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Help the pollinators in your garden.

Photo courtesy of Rafal N.
If your vegetable or flower garden doesn’t produce as much as you think it should, you may have a pollination problem. The quality and efficiency of a crop largely depends on pollination. Inadequate pollination can result in reduced yields as well as delayed yields and a high percentage of inferior fruits.
Honeybees, wasps, butterflies, hornets, bumblebees, bats, hummingbirds, flies, beetles and moths are all pollinators.  
All about the bees
Bees travel from flower to flower, collecting nectar that is later on converted to honey, and in the process pick up pollen grains. As the bee flies from flower to flower, the pollen grains are transferred onto the female flower. Nectar provides the energy for bee nutrition; pollen provides the protein.
Not every gardener can or wants to have beehives, and some are afraid of bees. To avoid being stung, you shouldn’t wear perfume while gardening. The bees may think you are a pretty flower and the chance of being stung may increase. Otherwise, there is really no reason to be afraid of bees in the garden. Honeybees, bumblebees, and other bees are not interested in attacking people. They are only interested in providing for themselves. Never swat at bees because it will get you stung. Remember that without the wind, bees and other pollinators, there would be no wildflowers, no fruit, no vegetables and no blooming trees.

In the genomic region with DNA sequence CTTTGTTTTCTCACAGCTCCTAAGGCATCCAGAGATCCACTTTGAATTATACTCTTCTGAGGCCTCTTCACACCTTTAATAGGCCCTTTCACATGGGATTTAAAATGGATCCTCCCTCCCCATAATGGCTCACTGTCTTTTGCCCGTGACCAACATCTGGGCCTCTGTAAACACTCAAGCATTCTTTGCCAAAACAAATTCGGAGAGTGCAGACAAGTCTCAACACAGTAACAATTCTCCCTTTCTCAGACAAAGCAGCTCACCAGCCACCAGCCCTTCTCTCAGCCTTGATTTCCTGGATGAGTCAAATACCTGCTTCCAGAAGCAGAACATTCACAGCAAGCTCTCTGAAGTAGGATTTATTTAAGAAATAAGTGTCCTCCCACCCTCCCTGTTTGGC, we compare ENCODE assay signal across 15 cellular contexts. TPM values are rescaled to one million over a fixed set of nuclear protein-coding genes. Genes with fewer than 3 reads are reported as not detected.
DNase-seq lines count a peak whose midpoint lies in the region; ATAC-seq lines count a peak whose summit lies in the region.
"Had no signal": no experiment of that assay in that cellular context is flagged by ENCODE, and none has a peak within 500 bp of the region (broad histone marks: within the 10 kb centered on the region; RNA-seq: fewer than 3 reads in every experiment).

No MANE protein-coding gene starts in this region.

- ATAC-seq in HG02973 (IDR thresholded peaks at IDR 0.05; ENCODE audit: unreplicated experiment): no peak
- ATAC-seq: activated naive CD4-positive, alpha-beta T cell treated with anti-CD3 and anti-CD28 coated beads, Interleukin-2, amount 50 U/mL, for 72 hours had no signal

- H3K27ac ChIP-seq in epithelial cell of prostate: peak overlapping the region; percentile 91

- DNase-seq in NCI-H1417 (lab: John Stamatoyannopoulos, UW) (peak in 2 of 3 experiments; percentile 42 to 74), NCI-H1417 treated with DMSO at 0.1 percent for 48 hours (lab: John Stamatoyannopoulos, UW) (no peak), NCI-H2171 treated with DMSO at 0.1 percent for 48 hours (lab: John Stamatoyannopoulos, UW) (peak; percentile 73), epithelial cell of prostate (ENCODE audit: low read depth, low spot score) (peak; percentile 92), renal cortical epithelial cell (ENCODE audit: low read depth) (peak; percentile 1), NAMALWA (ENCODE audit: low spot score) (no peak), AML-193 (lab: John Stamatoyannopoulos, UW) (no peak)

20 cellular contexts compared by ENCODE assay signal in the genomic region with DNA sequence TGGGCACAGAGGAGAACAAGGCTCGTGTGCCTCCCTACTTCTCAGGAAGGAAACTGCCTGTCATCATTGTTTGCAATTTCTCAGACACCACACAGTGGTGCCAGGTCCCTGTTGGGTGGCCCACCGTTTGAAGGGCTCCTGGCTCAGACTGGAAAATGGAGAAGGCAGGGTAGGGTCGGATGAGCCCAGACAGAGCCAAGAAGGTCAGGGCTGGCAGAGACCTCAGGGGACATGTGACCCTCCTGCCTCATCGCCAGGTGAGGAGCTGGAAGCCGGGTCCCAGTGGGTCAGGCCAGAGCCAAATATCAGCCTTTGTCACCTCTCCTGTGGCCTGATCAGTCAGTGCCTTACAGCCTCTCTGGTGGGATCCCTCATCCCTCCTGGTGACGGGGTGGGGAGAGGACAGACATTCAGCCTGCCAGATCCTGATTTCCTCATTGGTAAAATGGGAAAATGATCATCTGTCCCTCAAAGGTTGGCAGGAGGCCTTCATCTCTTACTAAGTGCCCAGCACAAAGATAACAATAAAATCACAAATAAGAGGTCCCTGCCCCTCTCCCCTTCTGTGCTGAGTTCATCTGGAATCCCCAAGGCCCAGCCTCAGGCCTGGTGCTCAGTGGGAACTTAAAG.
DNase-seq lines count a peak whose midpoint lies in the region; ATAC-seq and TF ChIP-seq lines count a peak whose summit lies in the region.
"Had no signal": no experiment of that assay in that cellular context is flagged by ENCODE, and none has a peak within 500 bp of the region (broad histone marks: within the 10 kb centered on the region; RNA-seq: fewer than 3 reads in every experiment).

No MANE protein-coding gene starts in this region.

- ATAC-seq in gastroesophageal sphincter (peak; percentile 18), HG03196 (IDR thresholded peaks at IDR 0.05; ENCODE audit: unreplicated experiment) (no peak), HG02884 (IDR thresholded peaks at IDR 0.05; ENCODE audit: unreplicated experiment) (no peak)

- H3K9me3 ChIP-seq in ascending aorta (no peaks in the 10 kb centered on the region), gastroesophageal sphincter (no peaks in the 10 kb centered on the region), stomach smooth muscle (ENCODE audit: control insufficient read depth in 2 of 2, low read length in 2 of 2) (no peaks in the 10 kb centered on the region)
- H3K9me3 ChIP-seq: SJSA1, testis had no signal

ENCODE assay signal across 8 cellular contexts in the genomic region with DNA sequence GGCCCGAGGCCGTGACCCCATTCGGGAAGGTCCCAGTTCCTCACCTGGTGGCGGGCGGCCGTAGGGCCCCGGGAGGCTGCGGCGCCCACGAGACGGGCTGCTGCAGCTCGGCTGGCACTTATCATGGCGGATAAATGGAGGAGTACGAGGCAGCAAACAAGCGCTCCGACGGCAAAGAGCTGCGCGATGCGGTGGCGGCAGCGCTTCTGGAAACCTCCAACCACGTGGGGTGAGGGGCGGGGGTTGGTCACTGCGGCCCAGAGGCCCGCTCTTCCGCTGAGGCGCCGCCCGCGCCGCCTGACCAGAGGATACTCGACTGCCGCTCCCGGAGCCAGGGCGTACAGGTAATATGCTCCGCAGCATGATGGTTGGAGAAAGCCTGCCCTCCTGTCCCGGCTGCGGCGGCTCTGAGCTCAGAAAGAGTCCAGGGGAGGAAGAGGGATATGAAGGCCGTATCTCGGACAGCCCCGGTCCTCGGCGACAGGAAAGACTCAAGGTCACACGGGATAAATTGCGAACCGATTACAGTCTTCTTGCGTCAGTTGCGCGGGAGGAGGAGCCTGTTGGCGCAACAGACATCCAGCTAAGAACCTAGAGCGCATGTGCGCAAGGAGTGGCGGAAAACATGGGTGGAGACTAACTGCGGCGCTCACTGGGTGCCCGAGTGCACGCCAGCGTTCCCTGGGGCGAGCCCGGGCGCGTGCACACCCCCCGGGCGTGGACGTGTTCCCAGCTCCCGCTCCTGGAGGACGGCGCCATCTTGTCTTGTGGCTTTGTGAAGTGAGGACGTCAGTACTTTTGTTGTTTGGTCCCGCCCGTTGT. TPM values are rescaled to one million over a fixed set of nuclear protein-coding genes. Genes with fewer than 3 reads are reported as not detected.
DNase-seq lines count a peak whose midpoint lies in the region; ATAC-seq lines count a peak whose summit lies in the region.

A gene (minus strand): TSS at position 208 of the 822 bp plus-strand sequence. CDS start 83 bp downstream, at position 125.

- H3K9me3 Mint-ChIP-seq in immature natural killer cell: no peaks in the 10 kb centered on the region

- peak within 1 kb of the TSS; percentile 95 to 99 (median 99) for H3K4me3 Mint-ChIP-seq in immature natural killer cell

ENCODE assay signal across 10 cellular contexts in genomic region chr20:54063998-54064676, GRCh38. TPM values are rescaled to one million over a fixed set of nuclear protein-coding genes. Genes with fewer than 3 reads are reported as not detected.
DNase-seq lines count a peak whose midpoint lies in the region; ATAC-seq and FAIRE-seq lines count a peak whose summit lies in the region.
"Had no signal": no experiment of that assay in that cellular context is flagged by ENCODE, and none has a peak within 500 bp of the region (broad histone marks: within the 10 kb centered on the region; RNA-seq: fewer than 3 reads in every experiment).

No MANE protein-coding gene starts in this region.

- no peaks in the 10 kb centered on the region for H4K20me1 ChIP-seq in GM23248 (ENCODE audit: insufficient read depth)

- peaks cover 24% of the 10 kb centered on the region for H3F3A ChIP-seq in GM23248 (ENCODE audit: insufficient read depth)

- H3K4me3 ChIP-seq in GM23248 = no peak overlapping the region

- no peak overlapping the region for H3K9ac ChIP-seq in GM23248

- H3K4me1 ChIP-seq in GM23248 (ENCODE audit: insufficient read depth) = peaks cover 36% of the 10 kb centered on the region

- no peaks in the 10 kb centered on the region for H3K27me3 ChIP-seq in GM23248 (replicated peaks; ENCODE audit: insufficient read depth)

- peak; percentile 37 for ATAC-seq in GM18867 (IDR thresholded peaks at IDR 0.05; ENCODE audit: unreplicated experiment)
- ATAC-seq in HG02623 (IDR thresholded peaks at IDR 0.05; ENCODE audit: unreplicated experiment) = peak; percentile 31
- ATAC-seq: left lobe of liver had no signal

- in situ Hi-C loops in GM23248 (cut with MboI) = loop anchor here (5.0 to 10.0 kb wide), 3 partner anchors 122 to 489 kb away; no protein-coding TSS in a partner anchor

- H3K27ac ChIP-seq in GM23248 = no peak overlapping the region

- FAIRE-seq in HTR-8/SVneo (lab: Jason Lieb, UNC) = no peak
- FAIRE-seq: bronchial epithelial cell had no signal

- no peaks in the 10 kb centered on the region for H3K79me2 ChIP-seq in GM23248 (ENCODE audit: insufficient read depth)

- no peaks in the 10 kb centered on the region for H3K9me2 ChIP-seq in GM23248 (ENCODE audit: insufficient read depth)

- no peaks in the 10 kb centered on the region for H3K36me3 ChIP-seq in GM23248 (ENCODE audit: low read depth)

We all know honey bees, but mason bees are also worth noting. Mason bee is a common name for solitary bees that build part or all of their nests with mud or plant fiber chewed into paste. Some species construct mud nests on exposed surfaces such as rocks, others build them in soil, hollow plant stems, or preexisting cavities.

Photo courtesy of Rafal N.
Most mason bees are smaller than honey bees, but some are about the same size or slightly larger. These bees have a stinger but do not attack defensively unless handled. Mason bees are good pollinators for the garden and should be encouraged.   
Unfortunately, the population of honey bees is in decline. Here are a few tips to help the pollinators in your yard:
- Put a birdbath in your garden. Bees need a place to drink water. So do butterflies and birds.
- Never use pesticides.
- Plant herbs and flowers amongst vegetables and intentionally let some of the herbs bolt.
- Plant flowering trees around the landscape. 




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